And it goes on to talk about the discipline of the Lord and the chastening and the suffering which is proper for children of God to mature and grow up. Then in verse 12, "Therefore, lift your drooping hands and strengthen your weak knees and make straight paths for your feet so that what is lame may not be put out of joint but rather be healed."

The whole picture in Hebrews 12 is the big race and who's in the crowd? All of the saints. And what do they form? Verse 1, "a cloud of witnesses." What do you mean a cloud? Well, if you do a little bit of Biblical background study, that cloud is the same cloud that you can trace all the way back in the Old Testament. It's the shechena glory cloud that Moses ascended up into on Mount Sinai. It's the same cloud that came down when Jesus ascended before the eyes of the disciples. This cloud in a sense is a portable manifestation of what it is like to be "in the Spirit" like John was in the Book of Revelation: "I was in the Spirit of the Lord's day," and that glory cloud, the shechena, is full now of our older brothers and sisters. And they constitute a cloud of witnesses and it's not just a cloud that comes and goes depending upon the way the wind blows. It's a cloud that's a crowd for the purpose of cheering us on.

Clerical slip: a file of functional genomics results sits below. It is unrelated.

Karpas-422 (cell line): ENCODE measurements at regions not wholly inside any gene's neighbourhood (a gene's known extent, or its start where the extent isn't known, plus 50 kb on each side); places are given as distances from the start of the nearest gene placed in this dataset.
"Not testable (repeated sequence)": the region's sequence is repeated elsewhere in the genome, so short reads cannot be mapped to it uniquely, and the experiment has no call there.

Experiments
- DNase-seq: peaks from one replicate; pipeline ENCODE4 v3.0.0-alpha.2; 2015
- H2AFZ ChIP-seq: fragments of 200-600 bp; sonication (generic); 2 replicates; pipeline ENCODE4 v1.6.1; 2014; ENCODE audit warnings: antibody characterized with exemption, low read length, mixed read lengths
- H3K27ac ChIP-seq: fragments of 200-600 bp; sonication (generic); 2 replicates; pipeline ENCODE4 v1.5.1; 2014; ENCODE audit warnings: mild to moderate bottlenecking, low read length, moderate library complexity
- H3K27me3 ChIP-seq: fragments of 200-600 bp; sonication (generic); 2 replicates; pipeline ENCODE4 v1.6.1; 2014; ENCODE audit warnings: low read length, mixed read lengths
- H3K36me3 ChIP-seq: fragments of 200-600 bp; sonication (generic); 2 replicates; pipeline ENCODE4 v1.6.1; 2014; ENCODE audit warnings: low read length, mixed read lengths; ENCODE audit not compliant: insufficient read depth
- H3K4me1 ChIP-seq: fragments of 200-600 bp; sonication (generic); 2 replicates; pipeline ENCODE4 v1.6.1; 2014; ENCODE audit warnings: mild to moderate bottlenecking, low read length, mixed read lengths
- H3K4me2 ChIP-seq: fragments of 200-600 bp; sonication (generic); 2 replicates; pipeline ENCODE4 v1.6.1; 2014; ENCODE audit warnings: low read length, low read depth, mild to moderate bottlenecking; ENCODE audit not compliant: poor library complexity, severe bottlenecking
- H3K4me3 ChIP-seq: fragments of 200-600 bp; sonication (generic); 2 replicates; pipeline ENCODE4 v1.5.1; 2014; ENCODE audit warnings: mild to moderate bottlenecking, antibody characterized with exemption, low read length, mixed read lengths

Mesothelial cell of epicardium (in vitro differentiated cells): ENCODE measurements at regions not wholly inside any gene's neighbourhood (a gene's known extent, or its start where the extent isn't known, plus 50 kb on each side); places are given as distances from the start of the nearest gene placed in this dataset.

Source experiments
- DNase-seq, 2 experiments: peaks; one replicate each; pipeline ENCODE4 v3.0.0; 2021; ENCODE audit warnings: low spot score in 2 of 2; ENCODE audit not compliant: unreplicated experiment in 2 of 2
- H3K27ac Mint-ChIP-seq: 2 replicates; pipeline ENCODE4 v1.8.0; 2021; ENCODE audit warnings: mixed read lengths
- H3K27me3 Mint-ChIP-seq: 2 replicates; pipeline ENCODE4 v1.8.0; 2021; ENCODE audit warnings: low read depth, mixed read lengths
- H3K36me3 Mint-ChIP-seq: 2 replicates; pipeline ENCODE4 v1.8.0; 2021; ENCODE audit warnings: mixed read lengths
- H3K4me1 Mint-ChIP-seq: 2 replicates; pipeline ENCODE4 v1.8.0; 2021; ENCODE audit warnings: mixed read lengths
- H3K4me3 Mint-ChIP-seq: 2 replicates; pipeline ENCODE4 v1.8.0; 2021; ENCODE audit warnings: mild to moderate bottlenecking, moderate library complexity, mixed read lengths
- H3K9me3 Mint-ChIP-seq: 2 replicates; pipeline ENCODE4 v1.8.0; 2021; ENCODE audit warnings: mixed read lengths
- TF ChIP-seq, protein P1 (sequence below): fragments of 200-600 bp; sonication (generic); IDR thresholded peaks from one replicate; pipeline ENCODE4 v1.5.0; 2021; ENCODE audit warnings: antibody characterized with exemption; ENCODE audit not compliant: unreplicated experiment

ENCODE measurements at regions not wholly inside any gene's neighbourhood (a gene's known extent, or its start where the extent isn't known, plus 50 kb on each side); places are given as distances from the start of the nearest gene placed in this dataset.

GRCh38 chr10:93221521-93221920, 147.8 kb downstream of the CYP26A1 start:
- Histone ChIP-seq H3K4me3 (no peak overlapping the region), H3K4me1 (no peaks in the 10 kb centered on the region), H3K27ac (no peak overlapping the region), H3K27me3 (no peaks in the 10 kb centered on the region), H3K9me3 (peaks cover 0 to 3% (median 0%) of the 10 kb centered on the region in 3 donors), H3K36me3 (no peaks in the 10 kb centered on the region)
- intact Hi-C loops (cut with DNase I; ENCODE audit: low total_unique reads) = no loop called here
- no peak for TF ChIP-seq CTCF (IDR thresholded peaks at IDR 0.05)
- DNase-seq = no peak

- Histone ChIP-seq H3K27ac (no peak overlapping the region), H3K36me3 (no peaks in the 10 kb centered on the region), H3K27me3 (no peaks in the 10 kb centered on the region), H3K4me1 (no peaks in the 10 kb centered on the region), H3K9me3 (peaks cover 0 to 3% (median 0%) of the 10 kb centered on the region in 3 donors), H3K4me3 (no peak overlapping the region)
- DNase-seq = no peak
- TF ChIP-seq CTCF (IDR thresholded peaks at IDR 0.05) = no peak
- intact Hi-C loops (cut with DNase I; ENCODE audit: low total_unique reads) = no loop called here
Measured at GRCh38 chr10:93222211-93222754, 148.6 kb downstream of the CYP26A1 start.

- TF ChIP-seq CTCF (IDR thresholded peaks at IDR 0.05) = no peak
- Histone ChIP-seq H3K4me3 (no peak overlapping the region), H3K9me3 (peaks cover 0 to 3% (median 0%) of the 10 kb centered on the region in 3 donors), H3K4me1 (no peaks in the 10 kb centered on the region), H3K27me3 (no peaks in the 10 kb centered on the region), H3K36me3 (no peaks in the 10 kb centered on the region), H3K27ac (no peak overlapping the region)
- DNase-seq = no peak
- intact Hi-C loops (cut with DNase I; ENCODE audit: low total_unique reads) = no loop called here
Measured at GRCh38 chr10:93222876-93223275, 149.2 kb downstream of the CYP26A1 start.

You know, why is it that the Pittsburgh Pirates have a much better home record than with away games? Or, I probably suspect it's true for your beloved Mets, unfortunately, although we're a half game in front. Why is that? Why consistently even do last place teams do better at home games than away games? Because their people are there. I mean you could say, "They know the stadium better." Yeah, perhaps so. But there's always an incredible psychological edge especially in the championship games.